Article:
Sen. Elizabeth Warren (D-Mass.) pointed the finger at grocery stores, blaming them for rising food prices in a series of letters addressed to the CEOs of three major grocery chains earlier this month.
The letters were addressed to the CEOs of Kroger, Albertsons, and Publix, three major grocery store chains, each of which have reported increased profits in the recent fiscal year despite the burdens of inflation and supply chain difficulties.
Warren noted that, while food prices have continued to increase for consumers, many grocery stores have seen increased revenue, alleging that the companies have passed on rising costs to consumers at no expense to shareholders. In each of the letters, Warren recounts an unflattering quote from Kroger CEO Rodney McMullen, in which he claimed “a little bit of inflation is always good in our business” during a call with investors.
“Your companies had a choice: They could have retained lower prices for consumers and properly protected and compensated their workers, or granted massive payouts to top executives and investors. It is disappointing that you chose not to put your customers and workers first,” said Warren in each of the three documents.
Warren continued to publicize her letters in a tweet last Monday.
“Giant grocery store chains force high food prices onto American families while rewarding executives & investors with lavish bonuses and stock buybacks,” said the Massachusetts senator. “I’m demanding they answer for putting corporate profits over consumers and workers during the pandemic.”
Publix in particular has been a target of progressive activists for several years. In 2018, the chain was protested by survivors of the Parkland school shooting, including David Hogg, in response to its donations to Florida gubernatorial candidate Adam Putnam, a vocal supporter of gun rights who was defeated by Ron DeSantis in the subsequent Republican primary. Since then, the chain has drawn criticism for its symbiotic relationship with Governor DeSantis, who partnered with Publix pharmacies to facilitate the rollout of vaccines for the CCP (Chinese Communist Party) virus.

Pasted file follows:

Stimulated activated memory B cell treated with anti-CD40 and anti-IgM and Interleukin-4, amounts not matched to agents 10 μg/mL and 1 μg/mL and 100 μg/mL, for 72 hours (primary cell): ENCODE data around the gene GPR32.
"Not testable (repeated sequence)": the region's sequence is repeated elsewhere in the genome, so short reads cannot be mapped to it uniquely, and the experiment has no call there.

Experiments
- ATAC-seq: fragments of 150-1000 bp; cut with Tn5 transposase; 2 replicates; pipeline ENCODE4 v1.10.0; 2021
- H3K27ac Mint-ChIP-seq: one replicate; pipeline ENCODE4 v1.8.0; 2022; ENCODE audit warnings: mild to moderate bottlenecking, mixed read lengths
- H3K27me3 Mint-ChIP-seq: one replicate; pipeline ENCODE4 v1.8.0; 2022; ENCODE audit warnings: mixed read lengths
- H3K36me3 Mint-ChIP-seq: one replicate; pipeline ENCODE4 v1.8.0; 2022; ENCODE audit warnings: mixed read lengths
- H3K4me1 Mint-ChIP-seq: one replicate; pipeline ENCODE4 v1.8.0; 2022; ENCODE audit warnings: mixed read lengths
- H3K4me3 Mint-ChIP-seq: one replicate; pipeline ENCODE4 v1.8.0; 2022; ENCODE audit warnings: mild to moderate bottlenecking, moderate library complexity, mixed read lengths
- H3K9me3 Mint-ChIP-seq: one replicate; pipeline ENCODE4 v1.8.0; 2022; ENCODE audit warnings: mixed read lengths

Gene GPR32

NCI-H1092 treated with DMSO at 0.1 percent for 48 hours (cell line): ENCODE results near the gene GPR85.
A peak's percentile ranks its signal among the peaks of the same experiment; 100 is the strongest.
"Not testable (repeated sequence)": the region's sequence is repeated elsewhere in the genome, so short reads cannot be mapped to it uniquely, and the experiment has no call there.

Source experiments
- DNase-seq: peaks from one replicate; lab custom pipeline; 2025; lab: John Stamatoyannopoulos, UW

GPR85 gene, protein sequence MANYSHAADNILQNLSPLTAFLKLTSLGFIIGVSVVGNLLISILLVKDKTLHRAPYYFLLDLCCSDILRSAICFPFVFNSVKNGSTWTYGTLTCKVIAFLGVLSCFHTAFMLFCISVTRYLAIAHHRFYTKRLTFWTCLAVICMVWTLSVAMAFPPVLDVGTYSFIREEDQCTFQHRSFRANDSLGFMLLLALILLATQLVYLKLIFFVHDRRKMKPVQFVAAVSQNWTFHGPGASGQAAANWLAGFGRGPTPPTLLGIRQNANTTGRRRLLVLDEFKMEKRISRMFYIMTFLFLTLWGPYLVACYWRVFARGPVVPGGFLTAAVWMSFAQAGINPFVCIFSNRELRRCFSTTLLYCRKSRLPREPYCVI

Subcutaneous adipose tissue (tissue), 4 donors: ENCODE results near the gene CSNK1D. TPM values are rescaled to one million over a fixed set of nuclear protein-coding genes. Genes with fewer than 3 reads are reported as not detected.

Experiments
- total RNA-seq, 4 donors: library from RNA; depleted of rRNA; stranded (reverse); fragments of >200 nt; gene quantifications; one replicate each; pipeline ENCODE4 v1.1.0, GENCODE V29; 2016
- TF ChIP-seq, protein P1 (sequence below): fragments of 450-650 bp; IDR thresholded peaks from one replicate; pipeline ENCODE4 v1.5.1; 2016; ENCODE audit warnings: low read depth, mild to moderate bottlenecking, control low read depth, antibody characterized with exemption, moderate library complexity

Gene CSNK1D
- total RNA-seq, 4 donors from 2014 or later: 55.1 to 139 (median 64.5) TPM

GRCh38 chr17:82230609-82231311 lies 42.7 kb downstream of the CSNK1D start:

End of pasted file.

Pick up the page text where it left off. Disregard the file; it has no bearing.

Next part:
These criticisms are despite the unique status of Publix as the largest employee-owned company in the world, with a business model not altogether dissimilar from the worker-owned co-ops promoted by many leftists.
The grocery store chain has appeared every year on Fortune magazine’s annual list of “100 Best Companies to Work For” and is renowned for its generous benefits program and long-term career viability. Publix employees also receive quarterly stock dividends without having to buy in, and these benefits are taken directly from the store’s profits—the same record profits which Senator Warren targeted in her letter to Publix CEO Randall Jones.
In the past year, inflation has reached its highest levels in decades, with food prices contributing significantly to overall inflation figures. According to the U.S. Bureau of Labor Statistic’s November report, food at home prices rose by 6.4 percent in the year from October 2020 to October 2021. Though nobody is enthusiastic to take responsibility for the increasing burdens on consumers, the practice of exchanging blame between politicians and businesses may persist as long as prices continue to grow.